Yahweh’s Divine Council in 2nd Isaiah

One of the godfathers of semitic studies, Frank Moore Cross Jr., wrote a piece in the Journal of Near Eastern Studies in 1953: “The Council of Yahweh in Second Isaiah,” Journal of Near Eastern Studies, (12) 1953, 274-277.

Here I reproduce a part of this article. Isaiah 40:1-8 is generally recognized today by biblical scholars as being a divine council scene. With this in mind, traditional ultra-monotheistic interpretations of various Second Isaiah passages must be revised.

The symbolism of the council of Yahweh forms the background also of several oracles of Second Isaiah (and related material). These belong to an oracle type (Gattung) which may be described as divine directives to angelic heralds, or the closely related category, the divine proclamation delivered by a herald.

Isa. 40:1-8 is a parade example of this literary form in Second Isaiah. The passage opens with an unusual series of active imperatives, plural: nahamu, dabberu, qiru, “comfort ye,” “speak ye,” “proclaim ye.” The problem of the identity of the subject of these imperatives has baffled commentators. Traditionally it has been held that Yahweh here directs “prophets in general,” Israel’s priests, or the remnant of the faithful to proclaim the message of consolation. That such interpretation are forced has been recognized by most moderns…..Rather, the setting is the heavenly council in which Yahweh addresses his heralds, nahamu, nahamu, ammi, “comfort ye, comfort ye my people.” That such is the dramatic background of the passage is immediately confirmed by the following verses in which herald voices (introduced qol qore or qol omer) are heard proclaiming the divine message quite as directed in verses 1 and 2. Their proclamation announces the imminence of Yahweh’s appearance in acts of redemption and, more specifically, directs preparations for a “superhighway” on which Yahweh will march through a transformed desert at the head of his people. This herald proclamation in verses 3 and 4, to level hills and raise valleys, is directed to supernatural beings, to the council of Yahweh. This is indicated in the cosmic scale of the preparations for the divine theophany and is substantiated by Malachi’s comment (3:1): “Behold I send my messenger and he shall prepare the way for me.”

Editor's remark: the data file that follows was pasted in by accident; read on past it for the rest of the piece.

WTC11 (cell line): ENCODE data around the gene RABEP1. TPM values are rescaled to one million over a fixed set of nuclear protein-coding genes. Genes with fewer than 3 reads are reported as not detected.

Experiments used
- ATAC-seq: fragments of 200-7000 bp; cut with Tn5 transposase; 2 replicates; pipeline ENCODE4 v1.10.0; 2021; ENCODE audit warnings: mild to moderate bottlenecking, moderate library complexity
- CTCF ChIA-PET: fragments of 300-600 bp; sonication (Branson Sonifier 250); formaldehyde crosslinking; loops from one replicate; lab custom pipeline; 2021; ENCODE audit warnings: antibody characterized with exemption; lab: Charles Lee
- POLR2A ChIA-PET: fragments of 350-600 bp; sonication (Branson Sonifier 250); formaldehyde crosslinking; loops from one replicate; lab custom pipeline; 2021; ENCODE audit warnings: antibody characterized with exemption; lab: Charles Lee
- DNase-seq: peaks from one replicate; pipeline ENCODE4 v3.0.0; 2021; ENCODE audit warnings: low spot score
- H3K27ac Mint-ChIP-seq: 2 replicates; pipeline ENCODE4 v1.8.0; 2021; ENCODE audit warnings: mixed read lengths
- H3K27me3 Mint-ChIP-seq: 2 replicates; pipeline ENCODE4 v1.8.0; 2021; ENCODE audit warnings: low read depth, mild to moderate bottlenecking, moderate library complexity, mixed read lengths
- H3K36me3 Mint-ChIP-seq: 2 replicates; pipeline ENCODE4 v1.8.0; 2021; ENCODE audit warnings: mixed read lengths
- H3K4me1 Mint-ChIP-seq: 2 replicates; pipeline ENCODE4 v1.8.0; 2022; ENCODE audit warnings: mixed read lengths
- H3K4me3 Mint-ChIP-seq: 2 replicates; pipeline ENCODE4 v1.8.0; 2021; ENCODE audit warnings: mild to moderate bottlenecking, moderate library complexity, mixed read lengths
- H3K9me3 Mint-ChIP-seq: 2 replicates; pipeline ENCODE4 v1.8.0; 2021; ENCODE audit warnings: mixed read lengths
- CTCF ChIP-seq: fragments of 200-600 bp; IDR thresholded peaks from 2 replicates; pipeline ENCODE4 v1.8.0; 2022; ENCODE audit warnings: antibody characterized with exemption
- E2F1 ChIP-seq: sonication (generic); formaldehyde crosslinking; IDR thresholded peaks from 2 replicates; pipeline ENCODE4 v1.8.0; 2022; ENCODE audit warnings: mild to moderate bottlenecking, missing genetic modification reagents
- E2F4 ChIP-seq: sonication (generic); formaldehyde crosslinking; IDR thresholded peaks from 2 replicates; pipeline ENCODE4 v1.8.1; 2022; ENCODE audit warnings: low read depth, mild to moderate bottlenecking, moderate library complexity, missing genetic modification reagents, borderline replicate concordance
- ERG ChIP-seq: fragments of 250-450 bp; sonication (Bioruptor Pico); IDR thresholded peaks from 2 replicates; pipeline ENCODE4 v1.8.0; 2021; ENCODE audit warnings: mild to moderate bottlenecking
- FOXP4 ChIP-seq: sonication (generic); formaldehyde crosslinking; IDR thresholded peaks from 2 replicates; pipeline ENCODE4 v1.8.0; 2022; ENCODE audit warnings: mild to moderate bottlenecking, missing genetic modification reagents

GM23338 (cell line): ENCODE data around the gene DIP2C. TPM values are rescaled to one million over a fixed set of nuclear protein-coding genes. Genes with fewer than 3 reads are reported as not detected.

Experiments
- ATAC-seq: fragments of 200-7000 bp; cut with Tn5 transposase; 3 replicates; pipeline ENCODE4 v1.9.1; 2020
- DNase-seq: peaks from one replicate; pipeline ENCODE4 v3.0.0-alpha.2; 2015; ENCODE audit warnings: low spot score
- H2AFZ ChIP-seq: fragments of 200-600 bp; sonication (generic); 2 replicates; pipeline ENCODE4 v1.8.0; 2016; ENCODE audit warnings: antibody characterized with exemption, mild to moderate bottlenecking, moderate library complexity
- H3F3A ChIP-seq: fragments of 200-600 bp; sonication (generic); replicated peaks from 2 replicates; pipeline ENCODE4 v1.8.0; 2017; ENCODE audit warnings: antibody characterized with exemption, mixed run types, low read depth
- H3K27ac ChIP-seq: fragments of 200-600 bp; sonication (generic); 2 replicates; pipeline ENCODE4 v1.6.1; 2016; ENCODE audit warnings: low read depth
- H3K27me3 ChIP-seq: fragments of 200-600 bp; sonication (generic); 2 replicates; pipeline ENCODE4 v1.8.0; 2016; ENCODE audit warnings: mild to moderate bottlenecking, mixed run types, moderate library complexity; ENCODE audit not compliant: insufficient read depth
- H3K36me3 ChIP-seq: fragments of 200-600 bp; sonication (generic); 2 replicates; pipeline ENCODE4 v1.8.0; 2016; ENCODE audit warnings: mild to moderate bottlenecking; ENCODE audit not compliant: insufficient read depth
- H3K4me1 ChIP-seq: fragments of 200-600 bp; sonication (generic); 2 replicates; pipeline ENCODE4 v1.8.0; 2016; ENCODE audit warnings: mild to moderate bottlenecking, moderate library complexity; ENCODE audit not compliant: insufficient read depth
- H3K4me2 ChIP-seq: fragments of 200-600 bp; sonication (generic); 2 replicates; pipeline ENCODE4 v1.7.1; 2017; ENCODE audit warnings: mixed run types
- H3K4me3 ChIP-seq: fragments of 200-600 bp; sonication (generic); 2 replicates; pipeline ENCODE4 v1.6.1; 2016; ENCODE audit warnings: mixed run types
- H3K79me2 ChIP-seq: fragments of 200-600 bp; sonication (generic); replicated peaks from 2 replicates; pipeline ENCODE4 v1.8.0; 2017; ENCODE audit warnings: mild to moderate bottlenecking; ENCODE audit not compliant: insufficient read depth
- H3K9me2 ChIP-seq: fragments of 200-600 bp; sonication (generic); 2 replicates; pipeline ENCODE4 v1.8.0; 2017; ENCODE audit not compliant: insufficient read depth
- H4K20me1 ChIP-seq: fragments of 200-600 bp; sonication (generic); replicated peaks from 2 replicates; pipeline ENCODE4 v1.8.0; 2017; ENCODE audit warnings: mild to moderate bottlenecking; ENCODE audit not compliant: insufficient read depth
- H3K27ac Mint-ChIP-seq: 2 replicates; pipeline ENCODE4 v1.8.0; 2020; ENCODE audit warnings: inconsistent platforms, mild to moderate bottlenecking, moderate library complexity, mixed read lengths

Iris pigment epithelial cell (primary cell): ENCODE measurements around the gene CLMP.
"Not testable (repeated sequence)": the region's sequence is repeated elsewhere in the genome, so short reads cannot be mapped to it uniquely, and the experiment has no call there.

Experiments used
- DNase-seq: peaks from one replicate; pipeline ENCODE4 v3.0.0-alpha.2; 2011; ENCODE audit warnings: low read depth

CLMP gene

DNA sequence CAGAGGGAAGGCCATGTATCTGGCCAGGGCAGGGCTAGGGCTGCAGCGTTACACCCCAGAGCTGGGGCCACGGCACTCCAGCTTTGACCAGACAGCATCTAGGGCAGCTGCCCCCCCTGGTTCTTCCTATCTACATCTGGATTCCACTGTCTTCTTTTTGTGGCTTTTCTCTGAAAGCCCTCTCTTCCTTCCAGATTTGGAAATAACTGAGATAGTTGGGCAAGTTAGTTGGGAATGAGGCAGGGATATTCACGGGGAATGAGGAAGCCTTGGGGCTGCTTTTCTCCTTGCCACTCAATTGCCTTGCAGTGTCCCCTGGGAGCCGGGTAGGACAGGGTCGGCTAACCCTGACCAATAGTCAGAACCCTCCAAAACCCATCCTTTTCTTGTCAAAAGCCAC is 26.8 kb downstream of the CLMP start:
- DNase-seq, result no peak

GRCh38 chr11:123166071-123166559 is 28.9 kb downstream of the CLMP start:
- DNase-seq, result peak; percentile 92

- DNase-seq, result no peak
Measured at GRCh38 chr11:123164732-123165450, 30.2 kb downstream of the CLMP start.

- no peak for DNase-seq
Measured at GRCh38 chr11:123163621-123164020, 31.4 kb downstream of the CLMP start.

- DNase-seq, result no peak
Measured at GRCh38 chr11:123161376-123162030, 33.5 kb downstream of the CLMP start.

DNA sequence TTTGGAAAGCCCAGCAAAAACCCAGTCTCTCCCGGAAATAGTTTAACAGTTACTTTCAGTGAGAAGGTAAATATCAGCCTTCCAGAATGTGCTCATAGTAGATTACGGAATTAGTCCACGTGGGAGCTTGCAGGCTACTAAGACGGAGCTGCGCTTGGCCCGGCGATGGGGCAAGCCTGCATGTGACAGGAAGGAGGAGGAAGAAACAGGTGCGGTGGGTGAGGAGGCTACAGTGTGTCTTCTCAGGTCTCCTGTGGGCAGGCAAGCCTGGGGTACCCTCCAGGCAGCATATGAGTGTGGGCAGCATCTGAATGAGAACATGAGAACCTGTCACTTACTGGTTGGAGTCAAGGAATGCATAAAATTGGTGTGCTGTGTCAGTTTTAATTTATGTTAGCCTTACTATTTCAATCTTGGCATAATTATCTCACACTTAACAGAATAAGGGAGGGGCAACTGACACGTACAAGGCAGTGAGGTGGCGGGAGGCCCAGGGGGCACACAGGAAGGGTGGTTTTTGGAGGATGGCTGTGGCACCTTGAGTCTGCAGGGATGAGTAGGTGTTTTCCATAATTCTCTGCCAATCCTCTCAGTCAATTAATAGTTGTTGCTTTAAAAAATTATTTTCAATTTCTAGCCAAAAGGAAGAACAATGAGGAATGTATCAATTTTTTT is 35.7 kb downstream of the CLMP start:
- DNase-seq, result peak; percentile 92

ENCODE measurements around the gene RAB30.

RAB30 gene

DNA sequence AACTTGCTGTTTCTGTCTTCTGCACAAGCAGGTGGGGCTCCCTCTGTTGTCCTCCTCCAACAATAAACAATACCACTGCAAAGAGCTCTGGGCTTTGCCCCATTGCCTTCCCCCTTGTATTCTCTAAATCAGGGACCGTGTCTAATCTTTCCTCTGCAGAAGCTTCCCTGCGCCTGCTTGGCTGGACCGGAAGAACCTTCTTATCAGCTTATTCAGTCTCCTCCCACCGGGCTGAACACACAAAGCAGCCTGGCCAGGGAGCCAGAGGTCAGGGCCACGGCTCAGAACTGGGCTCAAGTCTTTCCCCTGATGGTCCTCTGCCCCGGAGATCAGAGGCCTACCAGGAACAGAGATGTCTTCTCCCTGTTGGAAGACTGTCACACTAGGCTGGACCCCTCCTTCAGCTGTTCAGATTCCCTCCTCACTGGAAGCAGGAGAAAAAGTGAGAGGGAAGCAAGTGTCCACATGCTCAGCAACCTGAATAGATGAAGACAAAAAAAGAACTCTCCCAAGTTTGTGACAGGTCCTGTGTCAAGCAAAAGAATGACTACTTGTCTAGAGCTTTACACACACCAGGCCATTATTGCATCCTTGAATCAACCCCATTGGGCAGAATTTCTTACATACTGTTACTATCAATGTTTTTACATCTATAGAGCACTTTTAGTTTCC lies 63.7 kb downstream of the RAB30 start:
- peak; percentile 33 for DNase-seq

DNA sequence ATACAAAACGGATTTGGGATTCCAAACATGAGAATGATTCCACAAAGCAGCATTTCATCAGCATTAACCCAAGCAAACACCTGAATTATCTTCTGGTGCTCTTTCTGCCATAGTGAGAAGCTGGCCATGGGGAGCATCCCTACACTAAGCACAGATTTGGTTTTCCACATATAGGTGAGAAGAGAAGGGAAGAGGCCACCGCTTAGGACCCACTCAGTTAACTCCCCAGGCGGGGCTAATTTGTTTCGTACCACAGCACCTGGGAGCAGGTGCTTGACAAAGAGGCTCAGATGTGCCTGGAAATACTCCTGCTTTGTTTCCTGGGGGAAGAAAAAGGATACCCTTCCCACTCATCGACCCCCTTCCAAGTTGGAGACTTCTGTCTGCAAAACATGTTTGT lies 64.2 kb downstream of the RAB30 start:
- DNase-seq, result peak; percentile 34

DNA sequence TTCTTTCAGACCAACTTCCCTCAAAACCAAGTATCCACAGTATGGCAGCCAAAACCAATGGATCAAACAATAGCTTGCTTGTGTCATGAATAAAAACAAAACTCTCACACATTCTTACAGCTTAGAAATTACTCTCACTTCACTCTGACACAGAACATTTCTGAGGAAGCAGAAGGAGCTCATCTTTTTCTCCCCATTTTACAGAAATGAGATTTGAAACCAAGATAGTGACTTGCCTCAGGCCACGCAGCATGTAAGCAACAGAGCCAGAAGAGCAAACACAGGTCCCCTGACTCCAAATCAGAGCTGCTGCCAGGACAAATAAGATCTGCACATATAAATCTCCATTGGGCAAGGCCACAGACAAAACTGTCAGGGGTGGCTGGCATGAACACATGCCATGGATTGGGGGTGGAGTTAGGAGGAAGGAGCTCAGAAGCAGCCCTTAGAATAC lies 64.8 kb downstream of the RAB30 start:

In verses 6-8 an anonymous herald addresses the prophet, announcing to him his inaugural oracle, “All flesh is grass…but the word of our God shall stand forever.” Verse 6a is to read with the versions and the new Dead Sea Isaiah (A), “A (herald) voice said, ‘Proclaim’; and I said, ‘What shall I proclaim?’” The parallel to Isa. 6:1-8 is remarkable.

It is strange that the full force of the symbolism of Yahweh’s council in the opening verses of chapter 40 has not been recognized.

 

Cross also briefly examines Isa 48:20-21; 57:14; 35:3-4; and he mentions Isa 52:1-10; 62:10-12; cf. 44:26; and 40:26. Cross addresses each of these passage as being “of like literary type.”

The very section of Isaiah which mainstream Christians most point to for evidence of their metaphysical monotheism begins with a divine council scene, a scene which presupposes the existence of multiple divine beings. Some Christians may argue that these council members are angels, or some kind of being that is ontologically different from Yahweh. Unfortunately, such an ad hoc twist is completely unwarranted by the scriptures. That these divine beings in Yahweh’s council are of the same basic species as Yahweh is taken for granted by the biblical authors, and is supported by data from Ugarit.

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6 comments on “Yahweh’s Divine Council in 2nd Isaiah

  1. I agree that the irony’s amusing that traditional Christians would use this text to justify radical monotheism. Isaiah is probably rolling over in his grave (or doing double-takes in his celestialized body).

  2. Tsquare says:

    Great Blog!……There’s always something here to make me laugh…Keep doing what ya do :)

  3. dale ben prindle says:

    You said,
    “Some Christians may argue that these council members are angels, or some kind of being that is ontologically different from Yahweh. Unfortunately, such an ad hoc twist is completely unwarranted by the scriptures.”

    How so? This assertion seems completely unwarranted. I do not see any evidence of indication that members of Yhwh’s council were considered ontologically equal to Yhwh or even divine. They play a supportive role within the OT, and are rarely given description—as the book of Daniel would be the exception. They are there to give counsel to Yhwh, as well as obey his voice. Never do we see Yhwh submitting to the will of one of the members. But the members of the council always surround Yhwh and his will.

    You continued,